Citing an ongoing partial shutdown of the U.S. government, the Federal Communications Commission (FCC) on Tuesday moved to postpone the next phase of the lawsuit challenging its 2017 decision to repeal net neutrality protections nationwide.
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From stalled investigations by the U.S. Federal Trade Commission (FTC) to all-out chaos at understaffed national parks, the effects of the Trump administration’s government shutdown are being felt across agencies as it officially pushes into 2019. Now, the Federal Communications Commission (FCC) says it too may need to halt most of its operations.
The tech world told a lot of lies in 2018, and it was caught in those lies at what feels like an unprecedented rate. Some Silicon Valley players even began to wake up to the lies they told themselves over the years. With such a flurry of falsehoods, it’s worth taking a look back to see who went big in the year that public trust in tech really started to tank.
The Federal Communications Commission has announced an investigation into whether carriers falsely reported information about their coverage areas to the agency, therefore screwing people over.
The FCC said Friday that it would halt its $6 billion program aimed at providing high-speed mobile broadband coverage in rural areas while the investigation is underway.
FCC Chairman Ajit Pai on Monday applauded his agency’s decision to keep secret months’ worth of data logs sought by reporters trying to shed further light on suspicious activity last year involving millions of fraudulent net neutrality comments. The agency rejected two record requests filed by major publications, the New York Times and BuzzFeed, arguing that turning over the logs would violate the privacy interests of Americans who commented on its net neutrality repeal.
Out of every original comment sent to the US Federal Communications Commission about its Net Neutrality repeal proceedings, nearly all were against killing the regulations, according to a new Stanford University study. The study found that 99.7 per cent of non-duplicated comments were against a repeal.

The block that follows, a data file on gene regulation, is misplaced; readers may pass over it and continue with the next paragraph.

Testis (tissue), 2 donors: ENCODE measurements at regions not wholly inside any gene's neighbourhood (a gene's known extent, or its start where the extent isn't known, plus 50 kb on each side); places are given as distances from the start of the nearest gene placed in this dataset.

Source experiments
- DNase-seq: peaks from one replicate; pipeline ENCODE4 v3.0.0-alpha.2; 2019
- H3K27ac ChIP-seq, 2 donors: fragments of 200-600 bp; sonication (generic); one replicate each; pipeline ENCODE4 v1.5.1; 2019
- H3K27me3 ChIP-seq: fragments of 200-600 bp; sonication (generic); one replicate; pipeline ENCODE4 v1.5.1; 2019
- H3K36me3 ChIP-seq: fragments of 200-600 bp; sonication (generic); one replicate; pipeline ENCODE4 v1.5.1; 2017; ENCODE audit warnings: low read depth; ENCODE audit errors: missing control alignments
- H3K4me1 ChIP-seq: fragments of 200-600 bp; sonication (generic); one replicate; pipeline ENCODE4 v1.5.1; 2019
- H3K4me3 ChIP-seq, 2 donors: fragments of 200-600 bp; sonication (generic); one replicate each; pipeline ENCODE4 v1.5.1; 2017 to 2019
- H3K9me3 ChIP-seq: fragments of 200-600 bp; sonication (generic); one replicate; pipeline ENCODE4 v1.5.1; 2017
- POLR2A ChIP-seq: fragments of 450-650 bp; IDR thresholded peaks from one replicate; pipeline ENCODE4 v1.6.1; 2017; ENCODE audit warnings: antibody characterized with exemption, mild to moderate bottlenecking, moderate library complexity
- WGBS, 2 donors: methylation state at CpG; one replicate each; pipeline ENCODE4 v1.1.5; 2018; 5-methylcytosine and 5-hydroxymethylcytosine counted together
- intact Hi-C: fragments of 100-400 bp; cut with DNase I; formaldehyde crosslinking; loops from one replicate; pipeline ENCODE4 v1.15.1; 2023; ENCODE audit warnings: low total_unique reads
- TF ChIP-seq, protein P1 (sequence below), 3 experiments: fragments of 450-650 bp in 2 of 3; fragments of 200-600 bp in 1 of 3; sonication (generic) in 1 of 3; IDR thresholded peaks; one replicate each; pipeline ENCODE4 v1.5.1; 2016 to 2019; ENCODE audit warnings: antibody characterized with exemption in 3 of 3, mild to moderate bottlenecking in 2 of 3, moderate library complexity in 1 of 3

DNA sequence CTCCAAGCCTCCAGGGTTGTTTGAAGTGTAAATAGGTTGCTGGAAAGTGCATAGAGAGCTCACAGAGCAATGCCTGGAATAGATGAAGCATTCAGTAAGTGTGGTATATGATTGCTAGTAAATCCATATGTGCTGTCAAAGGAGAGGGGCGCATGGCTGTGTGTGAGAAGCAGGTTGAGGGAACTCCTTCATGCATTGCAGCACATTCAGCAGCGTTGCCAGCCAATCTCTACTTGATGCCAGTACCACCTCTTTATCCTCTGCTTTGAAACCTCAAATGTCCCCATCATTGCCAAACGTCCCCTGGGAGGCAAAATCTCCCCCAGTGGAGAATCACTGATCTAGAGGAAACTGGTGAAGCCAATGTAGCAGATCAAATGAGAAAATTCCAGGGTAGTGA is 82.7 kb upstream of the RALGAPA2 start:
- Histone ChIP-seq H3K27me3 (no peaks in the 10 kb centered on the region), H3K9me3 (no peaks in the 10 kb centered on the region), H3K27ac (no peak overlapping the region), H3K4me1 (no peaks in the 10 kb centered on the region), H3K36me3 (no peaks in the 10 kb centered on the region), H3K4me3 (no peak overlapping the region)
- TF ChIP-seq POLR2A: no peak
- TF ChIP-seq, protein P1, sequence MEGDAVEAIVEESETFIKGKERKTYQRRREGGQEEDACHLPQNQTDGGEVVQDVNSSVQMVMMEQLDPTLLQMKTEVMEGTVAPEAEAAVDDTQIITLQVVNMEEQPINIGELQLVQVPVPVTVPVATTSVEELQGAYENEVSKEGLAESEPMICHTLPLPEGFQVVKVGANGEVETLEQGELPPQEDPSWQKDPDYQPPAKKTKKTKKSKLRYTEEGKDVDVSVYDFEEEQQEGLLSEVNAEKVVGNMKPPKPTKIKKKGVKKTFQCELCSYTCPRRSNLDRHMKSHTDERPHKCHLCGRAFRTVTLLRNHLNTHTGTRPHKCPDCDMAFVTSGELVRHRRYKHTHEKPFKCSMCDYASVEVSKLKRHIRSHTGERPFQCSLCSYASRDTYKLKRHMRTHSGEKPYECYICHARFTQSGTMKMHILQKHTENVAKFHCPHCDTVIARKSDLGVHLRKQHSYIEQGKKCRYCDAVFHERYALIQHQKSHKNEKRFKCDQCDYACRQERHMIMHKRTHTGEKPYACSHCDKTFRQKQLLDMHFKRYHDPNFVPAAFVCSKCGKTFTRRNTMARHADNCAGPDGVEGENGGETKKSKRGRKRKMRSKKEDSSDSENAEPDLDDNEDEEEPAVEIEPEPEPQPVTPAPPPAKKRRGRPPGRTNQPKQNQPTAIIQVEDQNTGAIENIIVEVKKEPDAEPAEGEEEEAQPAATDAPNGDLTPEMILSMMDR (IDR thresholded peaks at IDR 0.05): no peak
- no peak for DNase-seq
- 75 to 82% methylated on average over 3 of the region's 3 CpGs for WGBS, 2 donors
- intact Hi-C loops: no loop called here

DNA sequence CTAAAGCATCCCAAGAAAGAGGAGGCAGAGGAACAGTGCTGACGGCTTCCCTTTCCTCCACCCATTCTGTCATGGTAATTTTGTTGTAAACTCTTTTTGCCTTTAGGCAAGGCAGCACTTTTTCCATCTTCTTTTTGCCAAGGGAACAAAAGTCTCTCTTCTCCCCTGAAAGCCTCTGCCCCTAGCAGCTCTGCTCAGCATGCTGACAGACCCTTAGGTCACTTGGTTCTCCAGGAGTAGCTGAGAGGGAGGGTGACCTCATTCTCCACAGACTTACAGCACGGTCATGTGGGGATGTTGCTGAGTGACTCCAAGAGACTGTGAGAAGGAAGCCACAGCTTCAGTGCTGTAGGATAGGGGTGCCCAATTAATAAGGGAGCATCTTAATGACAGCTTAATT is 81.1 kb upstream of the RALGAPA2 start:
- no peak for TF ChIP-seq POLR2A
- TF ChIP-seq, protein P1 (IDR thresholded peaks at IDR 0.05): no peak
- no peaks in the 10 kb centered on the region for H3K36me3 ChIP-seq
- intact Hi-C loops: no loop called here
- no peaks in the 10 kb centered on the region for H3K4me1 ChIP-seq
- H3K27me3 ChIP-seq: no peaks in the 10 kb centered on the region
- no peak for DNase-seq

The FCC in the US has announced its proposal to impose a fine of $US37.5 ($52) million on a company accused of making robocalls and hiding the calls' origin behind the real phone numbers of consumers. The agency is attempting to show that it's cracking down on the out of control robocall industry, but critics say it's too little, too late.
A federal judge ruled last week that the Republican-controlled Federal Communications Commission (currently chaired by Donald Trump appointee Ajit Pai) must release records related to millions of fraudulent public comments filed before the agency repealed net neutrality guidelines last year, Ars Technica reported.
Asked only once at a Senate hearing today about the fake security incident that’s needled his agency for more than a year, the chairman of the Federal Communications Commission, Ajit Pai, acknowledged for the first time knowing secretly for several months that his office likely fed US lawmakers false information.
Set to appear before a Senate oversight committee this week, Ajit Pai will face a barrage of questions about why senior officials at the agency he leads, the Federal Communications Commission, provided false information to Congress—a federal crime, punishable by up to five years in prison, had it been proved they did so knowingly.
In a statement this week, the US FCC Chairman Ajit Pai said that he was “deeply disappointed” that the agency’s former chief information officer, David Bray, provided “inaccurate information” about an alleged cyber attack on the FCC’s comment system last summer as the agency was considering new rules to overturn Obama-era net neutrality protections.
Late last year, the Federal Communications Commission under Ajit Pai voted to make it harder for First Nations Americans to receive subsidies for broadband internet service. Despite legal challenges, the commission decided this week not to reverse its position, opting instead to continue to deny expanded assistance for phone and internet access.
Authorities arrested a California man on Friday who had allegedly sent several death threats to Ajit Pai, the Donald Trump-appointed chair of the Federal Communications Commission behind the death of net neutrality rules.
On the same day that the repeal of net neutrality became official, two US senators demanded answers from the FCC over its dubious claims about being targeted by cyberattacks.